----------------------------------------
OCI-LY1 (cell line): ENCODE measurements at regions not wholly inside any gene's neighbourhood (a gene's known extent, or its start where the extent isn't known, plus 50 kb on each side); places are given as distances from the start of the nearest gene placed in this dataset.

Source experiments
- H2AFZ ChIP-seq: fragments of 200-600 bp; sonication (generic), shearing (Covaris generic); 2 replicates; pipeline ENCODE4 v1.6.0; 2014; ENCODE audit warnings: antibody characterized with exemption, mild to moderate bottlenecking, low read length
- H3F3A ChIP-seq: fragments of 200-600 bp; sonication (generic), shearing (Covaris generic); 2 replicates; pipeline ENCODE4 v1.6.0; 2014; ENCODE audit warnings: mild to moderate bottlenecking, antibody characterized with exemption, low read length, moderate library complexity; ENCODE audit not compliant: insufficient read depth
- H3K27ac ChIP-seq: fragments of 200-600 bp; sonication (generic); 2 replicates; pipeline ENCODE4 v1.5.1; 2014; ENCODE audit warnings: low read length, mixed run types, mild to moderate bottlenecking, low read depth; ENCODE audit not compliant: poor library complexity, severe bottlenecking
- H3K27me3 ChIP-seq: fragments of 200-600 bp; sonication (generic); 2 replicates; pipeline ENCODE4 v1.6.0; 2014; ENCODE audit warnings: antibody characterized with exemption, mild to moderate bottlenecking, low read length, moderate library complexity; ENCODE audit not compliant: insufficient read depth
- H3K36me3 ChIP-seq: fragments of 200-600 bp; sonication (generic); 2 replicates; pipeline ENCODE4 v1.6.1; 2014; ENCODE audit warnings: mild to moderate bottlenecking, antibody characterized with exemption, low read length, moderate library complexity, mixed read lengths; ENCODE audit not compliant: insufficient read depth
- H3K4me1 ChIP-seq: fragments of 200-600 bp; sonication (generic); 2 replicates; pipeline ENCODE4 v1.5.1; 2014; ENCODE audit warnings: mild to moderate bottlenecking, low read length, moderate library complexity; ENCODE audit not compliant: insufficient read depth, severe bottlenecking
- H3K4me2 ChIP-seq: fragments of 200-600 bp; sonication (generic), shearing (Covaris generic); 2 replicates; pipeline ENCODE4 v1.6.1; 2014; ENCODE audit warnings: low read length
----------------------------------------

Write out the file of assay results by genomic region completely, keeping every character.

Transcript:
OCI-LY1 (cell line): ENCODE measurements at regions not wholly inside any gene's neighbourhood (a gene's known extent, or its start where the extent isn't known, plus 50 kb on each side); places are given as distances from the start of the nearest gene placed in this dataset.

Source experiments
- H2AFZ ChIP-seq: fragments of 200-600 bp; sonication (generic), shearing (Covaris generic); 2 replicates; pipeline ENCODE4 v1.6.0; 2014; ENCODE audit warnings: antibody characterized with exemption, mild to moderate bottlenecking, low read length
- H3F3A ChIP-seq: fragments of 200-600 bp; sonication (generic), shearing (Covaris generic); 2 replicates; pipeline ENCODE4 v1.6.0; 2014; ENCODE audit warnings: mild to moderate bottlenecking, antibody characterized with exemption, low read length, moderate library complexity; ENCODE audit not compliant: insufficient read depth
- H3K27ac ChIP-seq: fragments of 200-600 bp; sonication (generic); 2 replicates; pipeline ENCODE4 v1.5.1; 2014; ENCODE audit warnings: low read length, mixed run types, mild to moderate bottlenecking, low read depth; ENCODE audit not compliant: poor library complexity, severe bottlenecking
- H3K27me3 ChIP-seq: fragments of 200-600 bp; sonication (generic); 2 replicates; pipeline ENCODE4 v1.6.0; 2014; ENCODE audit warnings: antibody characterized with exemption, mild to moderate bottlenecking, low read length, moderate library complexity; ENCODE audit not compliant: insufficient read depth
- H3K36me3 ChIP-seq: fragments of 200-600 bp; sonication (generic); 2 replicates; pipeline ENCODE4 v1.6.1; 2014; ENCODE audit warnings: mild to moderate bottlenecking, antibody characterized with exemption, low read length, moderate library complexity, mixed read lengths; ENCODE audit not compliant: insufficient read depth
- H3K4me1 ChIP-seq: fragments of 200-600 bp; sonication (generic); 2 replicates; pipeline ENCODE4 v1.5.1; 2014; ENCODE audit warnings: mild to moderate bottlenecking, low read length, moderate library complexity; ENCODE audit not compliant: insufficient read depth, severe bottlenecking
- H3K4me2 ChIP-seq: fragments of 200-600 bp; sonication (generic), shearing (Covaris generic); 2 replicates; pipeline ENCODE4 v1.6.1; 2014; ENCODE audit warnings: low read length